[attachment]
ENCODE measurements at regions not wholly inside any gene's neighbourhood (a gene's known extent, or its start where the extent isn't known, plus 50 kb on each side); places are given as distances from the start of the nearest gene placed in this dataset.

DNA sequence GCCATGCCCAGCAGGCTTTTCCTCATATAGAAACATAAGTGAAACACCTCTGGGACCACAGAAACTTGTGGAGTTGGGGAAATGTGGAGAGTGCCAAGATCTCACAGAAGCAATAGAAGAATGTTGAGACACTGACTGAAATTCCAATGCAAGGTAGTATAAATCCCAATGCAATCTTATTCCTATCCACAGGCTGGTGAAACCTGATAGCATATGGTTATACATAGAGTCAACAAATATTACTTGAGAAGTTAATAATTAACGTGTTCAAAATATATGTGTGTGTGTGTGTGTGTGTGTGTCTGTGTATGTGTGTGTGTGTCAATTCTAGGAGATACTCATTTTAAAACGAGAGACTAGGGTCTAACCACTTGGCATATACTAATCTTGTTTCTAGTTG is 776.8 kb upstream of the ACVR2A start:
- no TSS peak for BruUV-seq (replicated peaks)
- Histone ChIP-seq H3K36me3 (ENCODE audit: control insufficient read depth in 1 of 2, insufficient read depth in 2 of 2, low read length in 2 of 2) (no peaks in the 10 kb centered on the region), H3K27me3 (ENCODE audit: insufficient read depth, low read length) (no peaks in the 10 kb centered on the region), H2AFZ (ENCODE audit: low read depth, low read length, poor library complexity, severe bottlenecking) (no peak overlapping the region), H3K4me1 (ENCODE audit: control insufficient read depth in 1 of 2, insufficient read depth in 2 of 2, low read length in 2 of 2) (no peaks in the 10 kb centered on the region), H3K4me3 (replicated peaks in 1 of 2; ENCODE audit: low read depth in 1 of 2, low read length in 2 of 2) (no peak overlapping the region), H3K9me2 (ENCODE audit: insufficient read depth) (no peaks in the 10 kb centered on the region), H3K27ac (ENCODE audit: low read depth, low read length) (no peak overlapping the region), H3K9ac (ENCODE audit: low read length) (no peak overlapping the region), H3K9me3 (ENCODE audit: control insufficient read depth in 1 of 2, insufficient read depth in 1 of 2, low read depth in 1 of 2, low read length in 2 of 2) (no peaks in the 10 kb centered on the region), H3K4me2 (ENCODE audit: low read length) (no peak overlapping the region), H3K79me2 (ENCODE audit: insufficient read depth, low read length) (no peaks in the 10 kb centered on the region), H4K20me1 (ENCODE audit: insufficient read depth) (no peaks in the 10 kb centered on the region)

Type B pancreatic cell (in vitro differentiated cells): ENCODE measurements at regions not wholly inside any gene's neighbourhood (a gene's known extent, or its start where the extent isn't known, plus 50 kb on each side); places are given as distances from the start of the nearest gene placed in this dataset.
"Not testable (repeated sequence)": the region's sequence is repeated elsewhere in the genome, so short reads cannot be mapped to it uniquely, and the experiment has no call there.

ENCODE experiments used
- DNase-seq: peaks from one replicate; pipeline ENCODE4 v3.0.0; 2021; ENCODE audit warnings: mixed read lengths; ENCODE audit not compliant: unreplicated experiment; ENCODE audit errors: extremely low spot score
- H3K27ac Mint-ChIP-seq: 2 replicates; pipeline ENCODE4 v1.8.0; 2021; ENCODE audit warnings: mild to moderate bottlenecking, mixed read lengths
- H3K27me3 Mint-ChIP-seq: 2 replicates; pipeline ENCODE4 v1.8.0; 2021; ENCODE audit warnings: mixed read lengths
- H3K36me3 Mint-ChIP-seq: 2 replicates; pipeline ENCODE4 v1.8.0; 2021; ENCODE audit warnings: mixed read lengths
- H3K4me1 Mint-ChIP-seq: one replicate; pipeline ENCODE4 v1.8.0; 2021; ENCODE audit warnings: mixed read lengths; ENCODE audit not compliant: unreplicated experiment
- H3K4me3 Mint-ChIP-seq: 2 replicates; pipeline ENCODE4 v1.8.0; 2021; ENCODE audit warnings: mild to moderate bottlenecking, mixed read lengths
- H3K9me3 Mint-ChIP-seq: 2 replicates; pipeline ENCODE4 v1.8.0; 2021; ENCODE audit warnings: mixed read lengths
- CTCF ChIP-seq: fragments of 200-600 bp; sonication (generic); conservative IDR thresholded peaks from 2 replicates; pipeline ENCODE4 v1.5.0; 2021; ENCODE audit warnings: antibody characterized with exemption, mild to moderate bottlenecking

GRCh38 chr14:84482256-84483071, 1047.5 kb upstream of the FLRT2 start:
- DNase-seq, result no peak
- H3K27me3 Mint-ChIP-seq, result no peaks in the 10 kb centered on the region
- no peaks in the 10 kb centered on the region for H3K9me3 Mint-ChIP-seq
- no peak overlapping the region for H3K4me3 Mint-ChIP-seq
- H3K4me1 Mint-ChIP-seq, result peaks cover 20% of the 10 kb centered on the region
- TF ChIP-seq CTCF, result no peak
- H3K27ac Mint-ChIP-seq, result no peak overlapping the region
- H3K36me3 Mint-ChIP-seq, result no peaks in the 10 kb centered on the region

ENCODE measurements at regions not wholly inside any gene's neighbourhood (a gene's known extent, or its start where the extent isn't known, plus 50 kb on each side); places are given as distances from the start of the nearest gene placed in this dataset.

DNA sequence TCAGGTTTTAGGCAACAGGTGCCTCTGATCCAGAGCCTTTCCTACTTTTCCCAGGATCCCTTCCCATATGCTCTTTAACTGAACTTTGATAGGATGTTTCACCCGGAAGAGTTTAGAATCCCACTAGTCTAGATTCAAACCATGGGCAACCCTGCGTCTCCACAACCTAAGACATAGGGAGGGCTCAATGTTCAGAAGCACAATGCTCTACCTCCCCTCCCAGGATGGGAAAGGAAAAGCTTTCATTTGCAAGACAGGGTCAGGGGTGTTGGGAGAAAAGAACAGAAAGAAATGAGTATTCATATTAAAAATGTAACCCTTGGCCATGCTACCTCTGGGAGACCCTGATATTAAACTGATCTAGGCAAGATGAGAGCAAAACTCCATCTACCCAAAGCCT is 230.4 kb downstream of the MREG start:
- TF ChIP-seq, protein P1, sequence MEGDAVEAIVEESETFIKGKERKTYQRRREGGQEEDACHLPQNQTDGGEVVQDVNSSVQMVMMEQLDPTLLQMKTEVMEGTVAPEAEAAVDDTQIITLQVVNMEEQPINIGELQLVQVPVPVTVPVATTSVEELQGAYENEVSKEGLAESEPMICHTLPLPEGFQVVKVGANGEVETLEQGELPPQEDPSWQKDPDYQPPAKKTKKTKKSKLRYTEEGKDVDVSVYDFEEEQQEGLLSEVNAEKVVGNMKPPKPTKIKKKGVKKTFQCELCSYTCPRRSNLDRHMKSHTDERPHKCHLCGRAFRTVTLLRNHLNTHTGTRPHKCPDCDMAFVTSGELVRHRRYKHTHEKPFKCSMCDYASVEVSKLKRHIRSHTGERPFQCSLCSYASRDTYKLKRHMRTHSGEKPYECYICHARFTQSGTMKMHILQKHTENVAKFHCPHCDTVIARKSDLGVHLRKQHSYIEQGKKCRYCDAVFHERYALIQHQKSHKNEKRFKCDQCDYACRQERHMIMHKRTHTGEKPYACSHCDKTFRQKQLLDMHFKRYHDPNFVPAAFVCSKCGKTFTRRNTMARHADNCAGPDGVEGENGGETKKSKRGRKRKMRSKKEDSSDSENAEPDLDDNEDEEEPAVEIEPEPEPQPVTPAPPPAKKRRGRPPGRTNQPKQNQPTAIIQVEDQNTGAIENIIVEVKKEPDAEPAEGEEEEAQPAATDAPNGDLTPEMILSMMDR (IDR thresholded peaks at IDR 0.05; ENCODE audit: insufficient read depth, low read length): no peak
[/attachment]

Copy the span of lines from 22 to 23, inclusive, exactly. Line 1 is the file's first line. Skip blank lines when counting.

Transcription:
- TF ChIP-seq CTCF, result no peak
- H3K27ac Mint-ChIP-seq, result no peak overlapping the region